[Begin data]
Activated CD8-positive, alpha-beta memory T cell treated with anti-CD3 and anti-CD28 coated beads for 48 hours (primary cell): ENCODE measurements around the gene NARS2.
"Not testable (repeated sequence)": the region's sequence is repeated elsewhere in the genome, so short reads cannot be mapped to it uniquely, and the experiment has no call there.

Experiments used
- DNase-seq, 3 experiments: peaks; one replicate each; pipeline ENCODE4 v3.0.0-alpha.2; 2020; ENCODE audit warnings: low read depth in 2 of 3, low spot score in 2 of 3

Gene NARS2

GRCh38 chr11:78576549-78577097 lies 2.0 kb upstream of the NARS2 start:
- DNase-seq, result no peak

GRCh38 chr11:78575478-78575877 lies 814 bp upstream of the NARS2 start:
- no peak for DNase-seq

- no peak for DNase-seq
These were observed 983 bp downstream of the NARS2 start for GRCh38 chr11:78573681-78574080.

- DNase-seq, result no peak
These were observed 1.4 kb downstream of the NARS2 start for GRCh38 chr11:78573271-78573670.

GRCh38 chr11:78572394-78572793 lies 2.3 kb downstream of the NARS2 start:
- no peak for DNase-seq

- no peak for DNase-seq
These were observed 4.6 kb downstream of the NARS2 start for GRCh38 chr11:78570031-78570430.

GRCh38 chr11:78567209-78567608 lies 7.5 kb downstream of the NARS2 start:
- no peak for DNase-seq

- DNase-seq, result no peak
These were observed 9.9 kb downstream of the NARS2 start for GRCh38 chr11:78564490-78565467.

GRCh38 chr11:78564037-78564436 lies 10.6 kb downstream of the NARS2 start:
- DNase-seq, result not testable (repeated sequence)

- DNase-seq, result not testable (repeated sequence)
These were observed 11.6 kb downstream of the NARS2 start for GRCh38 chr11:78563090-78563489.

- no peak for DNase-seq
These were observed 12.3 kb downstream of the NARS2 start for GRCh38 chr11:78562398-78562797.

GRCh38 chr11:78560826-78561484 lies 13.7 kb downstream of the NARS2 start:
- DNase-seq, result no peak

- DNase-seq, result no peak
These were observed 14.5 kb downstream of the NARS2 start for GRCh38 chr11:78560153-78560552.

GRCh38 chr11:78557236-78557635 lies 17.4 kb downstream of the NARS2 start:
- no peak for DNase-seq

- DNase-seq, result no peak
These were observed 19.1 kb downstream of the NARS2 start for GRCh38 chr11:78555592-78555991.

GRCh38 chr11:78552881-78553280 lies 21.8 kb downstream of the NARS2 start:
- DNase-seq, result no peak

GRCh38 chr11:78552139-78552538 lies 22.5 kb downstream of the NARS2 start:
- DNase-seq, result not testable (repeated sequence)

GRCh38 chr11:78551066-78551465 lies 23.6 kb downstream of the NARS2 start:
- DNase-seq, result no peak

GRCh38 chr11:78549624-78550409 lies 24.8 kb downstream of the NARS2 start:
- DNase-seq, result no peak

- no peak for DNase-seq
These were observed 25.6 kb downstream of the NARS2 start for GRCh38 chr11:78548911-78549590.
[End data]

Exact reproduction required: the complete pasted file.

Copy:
Activated CD8-positive, alpha-beta memory T cell treated with anti-CD3 and anti-CD28 coated beads for 48 hours (primary cell): ENCODE measurements around the gene NARS2.
"Not testable (repeated sequence)": the region's sequence is repeated elsewhere in the genome, so short reads cannot be mapped to it uniquely, and the experiment has no call there.

Experiments used
- DNase-seq, 3 experiments: peaks; one replicate each; pipeline ENCODE4 v3.0.0-alpha.2; 2020; ENCODE audit warnings: low read depth in 2 of 3, low spot score in 2 of 3

Gene NARS2

GRCh38 chr11:78576549-78577097 lies 2.0 kb upstream of the NARS2 start:
- DNase-seq, result no peak

GRCh38 chr11:78575478-78575877 lies 814 bp upstream of the NARS2 start:
- no peak for DNase-seq

- no peak for DNase-seq
These were observed 983 bp downstream of the NARS2 start for GRCh38 chr11:78573681-78574080.

- DNase-seq, result no peak
These were observed 1.4 kb downstream of the NARS2 start for GRCh38 chr11:78573271-78573670.

GRCh38 chr11:78572394-78572793 lies 2.3 kb downstream of the NARS2 start:
- no peak for DNase-seq

- no peak for DNase-seq
These were observed 4.6 kb downstream of the NARS2 start for GRCh38 chr11:78570031-78570430.

GRCh38 chr11:78567209-78567608 lies 7.5 kb downstream of the NARS2 start:
- no peak for DNase-seq

- DNase-seq, result no peak
These were observed 9.9 kb downstream of the NARS2 start for GRCh38 chr11:78564490-78565467.

GRCh38 chr11:78564037-78564436 lies 10.6 kb downstream of the NARS2 start:
- DNase-seq, result not testable (repeated sequence)

- DNase-seq, result not testable (repeated sequence)
These were observed 11.6 kb downstream of the NARS2 start for GRCh38 chr11:78563090-78563489.

- no peak for DNase-seq
These were observed 12.3 kb downstream of the NARS2 start for GRCh38 chr11:78562398-78562797.

GRCh38 chr11:78560826-78561484 lies 13.7 kb downstream of the NARS2 start:
- DNase-seq, result no peak

- DNase-seq, result no peak
These were observed 14.5 kb downstream of the NARS2 start for GRCh38 chr11:78560153-78560552.

GRCh38 chr11:78557236-78557635 lies 17.4 kb downstream of the NARS2 start:
- no peak for DNase-seq

- DNase-seq, result no peak
These were observed 19.1 kb downstream of the NARS2 start for GRCh38 chr11:78555592-78555991.

GRCh38 chr11:78552881-78553280 lies 21.8 kb downstream of the NARS2 start:
- DNase-seq, result no peak

GRCh38 chr11:78552139-78552538 lies 22.5 kb downstream of the NARS2 start:
- DNase-seq, result not testable (repeated sequence)

GRCh38 chr11:78551066-78551465 lies 23.6 kb downstream of the NARS2 start:
- DNase-seq, result no peak

GRCh38 chr11:78549624-78550409 lies 24.8 kb downstream of the NARS2 start:
- DNase-seq, result no peak

- no peak for DNase-seq
These were observed 25.6 kb downstream of the NARS2 start for GRCh38 chr11:78548911-78549590.